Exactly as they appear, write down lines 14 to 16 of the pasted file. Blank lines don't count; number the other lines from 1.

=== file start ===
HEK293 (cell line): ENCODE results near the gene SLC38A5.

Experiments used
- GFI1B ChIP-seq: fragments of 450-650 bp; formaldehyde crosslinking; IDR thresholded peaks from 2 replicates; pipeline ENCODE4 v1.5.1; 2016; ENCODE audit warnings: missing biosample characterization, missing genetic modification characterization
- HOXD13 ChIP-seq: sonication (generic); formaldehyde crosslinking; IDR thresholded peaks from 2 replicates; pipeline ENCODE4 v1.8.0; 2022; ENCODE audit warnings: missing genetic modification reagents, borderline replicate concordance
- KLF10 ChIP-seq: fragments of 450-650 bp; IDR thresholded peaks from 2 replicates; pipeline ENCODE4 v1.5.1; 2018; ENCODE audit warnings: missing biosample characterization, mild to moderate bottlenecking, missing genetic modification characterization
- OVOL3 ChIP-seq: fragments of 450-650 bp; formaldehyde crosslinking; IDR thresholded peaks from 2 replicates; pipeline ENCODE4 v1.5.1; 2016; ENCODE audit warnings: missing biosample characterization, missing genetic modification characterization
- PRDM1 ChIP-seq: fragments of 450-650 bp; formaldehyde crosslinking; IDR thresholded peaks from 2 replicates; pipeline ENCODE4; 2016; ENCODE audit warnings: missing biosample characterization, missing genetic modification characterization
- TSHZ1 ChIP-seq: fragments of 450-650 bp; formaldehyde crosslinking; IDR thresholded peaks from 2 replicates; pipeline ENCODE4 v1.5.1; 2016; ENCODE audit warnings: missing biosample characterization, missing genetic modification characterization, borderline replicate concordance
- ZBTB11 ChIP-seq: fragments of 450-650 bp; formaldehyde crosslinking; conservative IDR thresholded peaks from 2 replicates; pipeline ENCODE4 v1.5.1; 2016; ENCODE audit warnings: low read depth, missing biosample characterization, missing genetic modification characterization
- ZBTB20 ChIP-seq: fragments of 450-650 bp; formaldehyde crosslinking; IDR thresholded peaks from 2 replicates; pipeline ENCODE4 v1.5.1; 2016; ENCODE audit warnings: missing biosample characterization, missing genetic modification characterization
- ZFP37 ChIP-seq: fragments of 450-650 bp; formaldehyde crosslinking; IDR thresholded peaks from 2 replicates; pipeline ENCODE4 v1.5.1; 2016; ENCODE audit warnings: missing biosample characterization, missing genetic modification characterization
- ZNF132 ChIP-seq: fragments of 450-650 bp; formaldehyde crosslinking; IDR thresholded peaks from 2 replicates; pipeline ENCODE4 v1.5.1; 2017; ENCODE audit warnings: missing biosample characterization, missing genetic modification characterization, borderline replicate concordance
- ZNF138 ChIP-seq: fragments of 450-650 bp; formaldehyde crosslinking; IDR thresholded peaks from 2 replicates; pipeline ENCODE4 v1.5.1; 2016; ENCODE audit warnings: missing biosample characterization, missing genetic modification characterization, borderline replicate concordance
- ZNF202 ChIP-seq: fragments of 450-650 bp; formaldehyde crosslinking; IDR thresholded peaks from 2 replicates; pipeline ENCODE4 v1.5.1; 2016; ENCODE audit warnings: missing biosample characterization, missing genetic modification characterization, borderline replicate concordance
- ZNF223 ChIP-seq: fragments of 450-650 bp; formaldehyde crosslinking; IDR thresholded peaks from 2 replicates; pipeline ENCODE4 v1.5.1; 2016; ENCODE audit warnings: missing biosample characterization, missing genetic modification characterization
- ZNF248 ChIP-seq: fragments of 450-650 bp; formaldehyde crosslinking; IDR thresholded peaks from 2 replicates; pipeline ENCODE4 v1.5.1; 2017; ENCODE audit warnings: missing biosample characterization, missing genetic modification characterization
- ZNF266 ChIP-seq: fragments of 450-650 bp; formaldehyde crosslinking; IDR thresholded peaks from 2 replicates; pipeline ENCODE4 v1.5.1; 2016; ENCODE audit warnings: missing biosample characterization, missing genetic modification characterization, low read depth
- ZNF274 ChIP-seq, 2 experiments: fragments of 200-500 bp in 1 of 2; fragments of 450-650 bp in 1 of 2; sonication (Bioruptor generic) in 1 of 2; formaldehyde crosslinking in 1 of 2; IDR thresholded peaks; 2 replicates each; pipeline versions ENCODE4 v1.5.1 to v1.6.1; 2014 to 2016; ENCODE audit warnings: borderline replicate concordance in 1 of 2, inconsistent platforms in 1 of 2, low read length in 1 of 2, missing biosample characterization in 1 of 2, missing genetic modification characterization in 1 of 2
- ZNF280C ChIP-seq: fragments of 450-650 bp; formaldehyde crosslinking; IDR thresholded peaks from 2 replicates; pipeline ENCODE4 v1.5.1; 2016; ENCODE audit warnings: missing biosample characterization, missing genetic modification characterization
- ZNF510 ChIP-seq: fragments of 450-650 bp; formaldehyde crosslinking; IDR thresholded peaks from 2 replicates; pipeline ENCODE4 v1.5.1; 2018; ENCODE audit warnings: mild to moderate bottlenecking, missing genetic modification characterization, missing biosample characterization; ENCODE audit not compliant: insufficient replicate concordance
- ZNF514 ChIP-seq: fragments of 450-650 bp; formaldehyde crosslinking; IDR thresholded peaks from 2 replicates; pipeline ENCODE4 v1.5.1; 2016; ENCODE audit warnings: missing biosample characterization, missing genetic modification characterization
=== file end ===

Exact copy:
- ZNF202 ChIP-seq: fragments of 450-650 bp; formaldehyde crosslinking; IDR thresholded peaks from 2 replicates; pipeline ENCODE4 v1.5.1; 2016; ENCODE audit warnings: missing biosample characterization, missing genetic modification characterization, borderline replicate concordance
- ZNF223 ChIP-seq: fragments of 450-650 bp; formaldehyde crosslinking; IDR thresholded peaks from 2 replicates; pipeline ENCODE4 v1.5.1; 2016; ENCODE audit warnings: missing biosample characterization, missing genetic modification characterization
- ZNF248 ChIP-seq: fragments of 450-650 bp; formaldehyde crosslinking; IDR thresholded peaks from 2 replicates; pipeline ENCODE4 v1.5.1; 2017; ENCODE audit warnings: missing biosample characterization, missing genetic modification characterization